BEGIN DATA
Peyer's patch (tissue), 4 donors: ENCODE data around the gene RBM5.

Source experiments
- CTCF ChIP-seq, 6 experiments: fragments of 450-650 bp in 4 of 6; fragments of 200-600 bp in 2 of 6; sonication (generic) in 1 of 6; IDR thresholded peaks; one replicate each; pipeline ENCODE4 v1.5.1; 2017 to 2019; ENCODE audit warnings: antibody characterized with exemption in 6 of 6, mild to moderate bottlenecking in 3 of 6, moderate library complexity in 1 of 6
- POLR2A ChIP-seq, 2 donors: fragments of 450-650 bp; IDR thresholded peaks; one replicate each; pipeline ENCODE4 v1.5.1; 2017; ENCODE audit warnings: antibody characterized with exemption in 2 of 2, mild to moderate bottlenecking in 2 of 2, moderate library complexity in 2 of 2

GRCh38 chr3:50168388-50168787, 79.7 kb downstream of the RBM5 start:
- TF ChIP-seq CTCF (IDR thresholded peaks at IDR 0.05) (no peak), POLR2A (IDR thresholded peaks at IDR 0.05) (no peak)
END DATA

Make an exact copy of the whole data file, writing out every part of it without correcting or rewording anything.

Peyer's patch (tissue), 4 donors: ENCODE data around the gene RBM5.

Source experiments
- CTCF ChIP-seq, 6 experiments: fragments of 450-650 bp in 4 of 6; fragments of 200-600 bp in 2 of 6; sonication (generic) in 1 of 6; IDR thresholded peaks; one replicate each; pipeline ENCODE4 v1.5.1; 2017 to 2019; ENCODE audit warnings: antibody characterized with exemption in 6 of 6, mild to moderate bottlenecking in 3 of 6, moderate library complexity in 1 of 6
- POLR2A ChIP-seq, 2 donors: fragments of 450-650 bp; IDR thresholded peaks; one replicate each; pipeline ENCODE4 v1.5.1; 2017; ENCODE audit warnings: antibody characterized with exemption in 2 of 2, mild to moderate bottlenecking in 2 of 2, moderate library complexity in 2 of 2

GRCh38 chr3:50168388-50168787, 79.7 kb downstream of the RBM5 start:
- TF ChIP-seq CTCF (IDR thresholded peaks at IDR 0.05) (no peak), POLR2A (IDR thresholded peaks at IDR 0.05) (no peak)